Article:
Third, and most important, reputable Webzines with good taste had sprung up. They were an inspiration to us. Publications like Jacket, Xconnect, The Cortland Review, all have great work—much of it from writers published for the first time on the Web. So, while great print mags were dying, others, like Exquisite Corpse, were rising from their ashes on the Web. Far from being a refuge for tilde-addressed vanity sites, the connected bourgeoisie, or those in the avant-garde-know, the Web publishing scene had now become layman-friendly. Writers no longer regarded it as somehow a déclassé, a secondary outlet.
We were looking at all this with a full Painted Bride issue in the can—with contributors such as Ruth Stone and Philip Levine—and grant checks that wouldn’t cover printing. We pondered our situation a little longer. All dressed up but with no place to go, the switch was then proposed and put to a vote. Our 15-member, two-city editorial board, a tyrannical democracy that rivals New England’s town meetings, reached a unanimous decision. That’s the first time I ever remember that happening, ever.
We sent revised contracts to writers, telling them of the move, offering them an “out” if they wanted. We waited some more. Denise Duhamel E-mailed us back first, offering encouragement. Others simply answered with updated writer bios and positive marginalia. Meanwhile, at a Poets and Writers talk, Cortland Review‘s Guy Shahar spoke of upcoming issues, with not a trace of fiscal worry furrowing his brow.
The Corpse’s Andrei Codrescu sent a message: “Do it, and link, link, link” to your sister webzines!
Some authors, though, were a put off by the switch. One poet questioned what were we doing, moving “in the ether.” Some emerging writers, too, drew up short at the Web switch. I sympathize with this: They were looking forward to holding the perfect-bound spoils of their success in their hands. Perhaps anticipating this, we have taken a page from Xconnect, and plan to publish print annuals. Surprisingly, it was the “big name” people who made the least fuss. My guess is we were either small potatoes to them, or they knew webzines have huge readerships, and could widen their audience.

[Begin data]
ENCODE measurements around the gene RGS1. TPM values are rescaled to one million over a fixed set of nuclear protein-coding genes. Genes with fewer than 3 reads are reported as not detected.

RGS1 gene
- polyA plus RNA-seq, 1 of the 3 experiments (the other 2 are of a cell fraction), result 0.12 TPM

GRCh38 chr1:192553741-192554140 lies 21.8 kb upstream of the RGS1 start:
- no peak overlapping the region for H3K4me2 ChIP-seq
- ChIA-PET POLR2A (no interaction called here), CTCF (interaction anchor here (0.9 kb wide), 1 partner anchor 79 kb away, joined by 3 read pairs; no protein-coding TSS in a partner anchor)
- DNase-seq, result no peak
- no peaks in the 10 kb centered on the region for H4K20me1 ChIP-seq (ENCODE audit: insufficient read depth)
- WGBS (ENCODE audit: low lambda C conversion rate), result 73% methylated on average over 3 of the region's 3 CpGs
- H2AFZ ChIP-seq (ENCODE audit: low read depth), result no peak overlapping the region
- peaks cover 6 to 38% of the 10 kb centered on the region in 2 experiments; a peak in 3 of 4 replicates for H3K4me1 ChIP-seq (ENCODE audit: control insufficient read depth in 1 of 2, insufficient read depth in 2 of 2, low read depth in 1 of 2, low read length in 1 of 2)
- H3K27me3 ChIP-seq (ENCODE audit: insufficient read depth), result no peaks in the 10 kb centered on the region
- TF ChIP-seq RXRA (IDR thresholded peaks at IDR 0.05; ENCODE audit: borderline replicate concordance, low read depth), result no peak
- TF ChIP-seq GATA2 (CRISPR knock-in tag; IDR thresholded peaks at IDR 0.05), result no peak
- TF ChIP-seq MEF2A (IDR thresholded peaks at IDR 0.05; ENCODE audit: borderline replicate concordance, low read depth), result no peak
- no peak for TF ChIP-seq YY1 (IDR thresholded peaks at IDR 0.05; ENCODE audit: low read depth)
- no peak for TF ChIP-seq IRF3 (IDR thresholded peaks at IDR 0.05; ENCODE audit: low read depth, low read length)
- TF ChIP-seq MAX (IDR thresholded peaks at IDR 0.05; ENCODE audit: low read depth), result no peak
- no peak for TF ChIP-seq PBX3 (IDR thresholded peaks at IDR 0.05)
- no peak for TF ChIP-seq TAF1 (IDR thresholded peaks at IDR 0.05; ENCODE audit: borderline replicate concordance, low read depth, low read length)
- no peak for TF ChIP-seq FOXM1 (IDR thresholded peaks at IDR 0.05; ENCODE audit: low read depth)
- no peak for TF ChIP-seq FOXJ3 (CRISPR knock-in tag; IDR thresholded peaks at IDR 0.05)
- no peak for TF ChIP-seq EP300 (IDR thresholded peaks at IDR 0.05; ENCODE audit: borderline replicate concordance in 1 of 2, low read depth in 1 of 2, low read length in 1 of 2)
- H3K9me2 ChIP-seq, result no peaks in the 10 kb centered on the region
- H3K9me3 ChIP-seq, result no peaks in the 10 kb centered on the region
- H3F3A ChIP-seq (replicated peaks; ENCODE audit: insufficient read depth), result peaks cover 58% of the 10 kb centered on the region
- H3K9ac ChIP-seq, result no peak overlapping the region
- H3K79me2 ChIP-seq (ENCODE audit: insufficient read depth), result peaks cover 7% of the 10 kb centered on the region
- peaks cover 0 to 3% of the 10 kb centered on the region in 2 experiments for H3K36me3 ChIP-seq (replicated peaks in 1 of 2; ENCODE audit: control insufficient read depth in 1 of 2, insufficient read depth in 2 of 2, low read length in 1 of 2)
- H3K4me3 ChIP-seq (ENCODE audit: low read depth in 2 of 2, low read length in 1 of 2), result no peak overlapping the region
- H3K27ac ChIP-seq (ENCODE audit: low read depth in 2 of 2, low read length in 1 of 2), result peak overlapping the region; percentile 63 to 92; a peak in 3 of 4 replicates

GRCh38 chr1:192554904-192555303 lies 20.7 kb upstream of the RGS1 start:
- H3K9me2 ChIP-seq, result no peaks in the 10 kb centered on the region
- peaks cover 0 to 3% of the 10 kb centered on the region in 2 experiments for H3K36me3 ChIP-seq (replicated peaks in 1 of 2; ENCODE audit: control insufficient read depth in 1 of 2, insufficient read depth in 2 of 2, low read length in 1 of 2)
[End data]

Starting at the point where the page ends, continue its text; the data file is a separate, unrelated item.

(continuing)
Those emerging writers may also be hip to the fact the Web publishing world is not all peaches and cream. Right now, it’s really the Wild West. Like the indie scenes of yesteryear, it’s a dodgy prospect picking out the good from the bad. There are imposter webzines everywhere. But is that really so different from print mag culture? The cream will surely rise to the top out there, we hope. I’d like to think of Painted Bride Quarterly as contributing to this rising, a benevolent 500-pound Quality Gorilla. And from what Mike Neff, publisher of our Web host, Web Del Sol, tells us, we’re getting more hits on our first online issue than we had readers of our last four print issues, combined.
When the Web-switch was made, I re-read some chapters of Lewis Hyde‘s great book, The Gift. In it, he describes how the economics of poetry, like that of some cultures, is not monetarily based; rather, it’s about getting our work, our gifts, out to the people who need it. I’d like to think that, by switching to the Web, our magazine, which never made any money, ever, is living up to Hyde’s ideal.
I’d also like to think a certain FM-2030 is out there somewhere, cheering us on. Perhaps he knows that because of our decision, we’ll last until 2030, the eccentric futurist’s centennial celebration.